CS Seminar - Dr. Joshua Chang, UT Dell Medical School

The Department of Computer Science is pleased to announce that we will offer a seminar presentation. All are welcome to attend, but registration is required.  Please register at this link: 

https://signup.txstate.edu/sessions/5498-cs-seminar

Graduate students are invited to attend these Computer Science Seminars as part of their degree fulfillment requirements.

 

DATE:  Friday, November 1

TIME:  1:00 - 2:00 p.m.

LOCATION: Comal 212

PRESENTER:  Dr. Joshua Chang, UT Dell Medical School

TITLE:  Finding Optimal Stimulus Waveforms with Intelligent Algorithms

 

Abstract: The use of electrical stimulation as medicine is becoming more prevalent today thanks to advances in technology from both a hardware and a software perspective. Most of these electroceutical devices use simple waveforms, where clinicians can empirically tune the parameters without altering the fundamental shape of the stimulus. This process takes a long time, and these waveforms use much more energy than necessary leading to potential adverse side effects and decreased battery life. In this talk, we examine how stochastic search techniques and other advances in intelligent algorithms can be brought to bear to develop patient-specific treatment protocols.

Bio: Joshua Chang completed both his Bachelors of Science as well as his Masters of Engineering at MIT in Electrical Engineering and Computer Science, focusing on signal processing and artificial intelligence. His masters dissertation was completed at MIT Lincoln Laboratory in missile tracking using different radar modalities. Before pursuing an MD/PhD at the University of Massachusetts Medical School (UMass), he worked as a software engineer at the Broad Institute and Harvard’s School of Public Health – Center for Health Decision Science. At UMass, he completed thesis in Quantitative Health Sciences and Neurology, under the supervision and mentorship of Dr. David Paydarfar designing and developing adaptive control algorithms to optimize stimulus waveforms for implantable medical devices. He continues his research now at Dell Medical School, studying ways to leverage artificial intelligence to better improve healthcare across diagnostics, therapeutics and predictive analytics.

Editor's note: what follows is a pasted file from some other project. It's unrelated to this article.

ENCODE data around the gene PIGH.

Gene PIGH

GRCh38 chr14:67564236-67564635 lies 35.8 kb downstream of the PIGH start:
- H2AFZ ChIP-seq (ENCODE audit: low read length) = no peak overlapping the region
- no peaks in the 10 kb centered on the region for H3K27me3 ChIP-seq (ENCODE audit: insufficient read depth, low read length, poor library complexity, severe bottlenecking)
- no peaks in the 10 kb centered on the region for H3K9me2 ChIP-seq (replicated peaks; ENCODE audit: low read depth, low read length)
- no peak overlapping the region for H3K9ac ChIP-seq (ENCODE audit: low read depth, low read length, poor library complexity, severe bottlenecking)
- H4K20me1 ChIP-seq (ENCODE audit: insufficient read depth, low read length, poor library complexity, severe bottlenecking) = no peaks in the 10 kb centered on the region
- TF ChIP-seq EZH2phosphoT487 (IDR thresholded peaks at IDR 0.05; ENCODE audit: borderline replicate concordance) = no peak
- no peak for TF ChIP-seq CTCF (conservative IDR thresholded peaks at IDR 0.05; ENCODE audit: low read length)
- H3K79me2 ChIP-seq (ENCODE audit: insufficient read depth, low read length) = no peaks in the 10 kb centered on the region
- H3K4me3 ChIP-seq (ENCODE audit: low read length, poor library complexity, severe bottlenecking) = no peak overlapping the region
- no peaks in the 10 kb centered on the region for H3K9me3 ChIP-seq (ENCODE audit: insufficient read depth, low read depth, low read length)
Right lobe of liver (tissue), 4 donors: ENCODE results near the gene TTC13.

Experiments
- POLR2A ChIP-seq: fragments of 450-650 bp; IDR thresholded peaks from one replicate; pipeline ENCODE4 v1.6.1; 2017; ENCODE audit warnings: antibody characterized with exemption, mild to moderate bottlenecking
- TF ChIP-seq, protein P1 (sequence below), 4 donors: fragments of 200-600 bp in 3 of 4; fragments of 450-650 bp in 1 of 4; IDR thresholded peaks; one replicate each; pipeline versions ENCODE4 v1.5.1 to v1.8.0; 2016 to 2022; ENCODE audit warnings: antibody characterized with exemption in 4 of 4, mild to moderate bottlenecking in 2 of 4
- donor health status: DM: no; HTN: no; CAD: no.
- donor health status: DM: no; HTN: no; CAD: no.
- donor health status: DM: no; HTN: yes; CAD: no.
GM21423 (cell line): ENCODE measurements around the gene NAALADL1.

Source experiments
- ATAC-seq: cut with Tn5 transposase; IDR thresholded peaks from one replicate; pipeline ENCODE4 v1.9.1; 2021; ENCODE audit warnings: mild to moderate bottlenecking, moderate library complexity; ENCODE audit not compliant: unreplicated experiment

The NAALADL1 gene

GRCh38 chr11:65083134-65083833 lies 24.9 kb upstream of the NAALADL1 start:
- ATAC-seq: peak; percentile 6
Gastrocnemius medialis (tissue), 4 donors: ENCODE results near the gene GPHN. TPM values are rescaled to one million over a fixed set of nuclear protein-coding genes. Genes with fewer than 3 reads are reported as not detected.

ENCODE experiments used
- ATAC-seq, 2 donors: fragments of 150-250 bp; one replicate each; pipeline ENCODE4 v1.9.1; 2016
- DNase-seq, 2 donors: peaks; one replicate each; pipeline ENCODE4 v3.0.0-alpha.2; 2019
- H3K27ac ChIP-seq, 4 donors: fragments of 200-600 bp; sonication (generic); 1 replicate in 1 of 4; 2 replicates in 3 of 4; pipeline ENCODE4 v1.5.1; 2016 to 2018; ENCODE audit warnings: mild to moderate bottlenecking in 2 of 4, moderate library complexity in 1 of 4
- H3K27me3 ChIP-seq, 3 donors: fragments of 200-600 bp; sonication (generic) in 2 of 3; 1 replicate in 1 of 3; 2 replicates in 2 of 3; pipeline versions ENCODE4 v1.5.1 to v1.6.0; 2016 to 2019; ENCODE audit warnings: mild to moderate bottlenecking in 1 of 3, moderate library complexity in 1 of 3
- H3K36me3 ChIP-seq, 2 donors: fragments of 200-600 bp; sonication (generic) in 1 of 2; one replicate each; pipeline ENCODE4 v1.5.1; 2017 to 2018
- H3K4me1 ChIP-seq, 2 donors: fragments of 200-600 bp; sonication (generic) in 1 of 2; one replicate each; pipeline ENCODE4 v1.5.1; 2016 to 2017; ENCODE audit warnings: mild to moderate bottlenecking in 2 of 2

Deadline: Nov. 2, 2019, midnight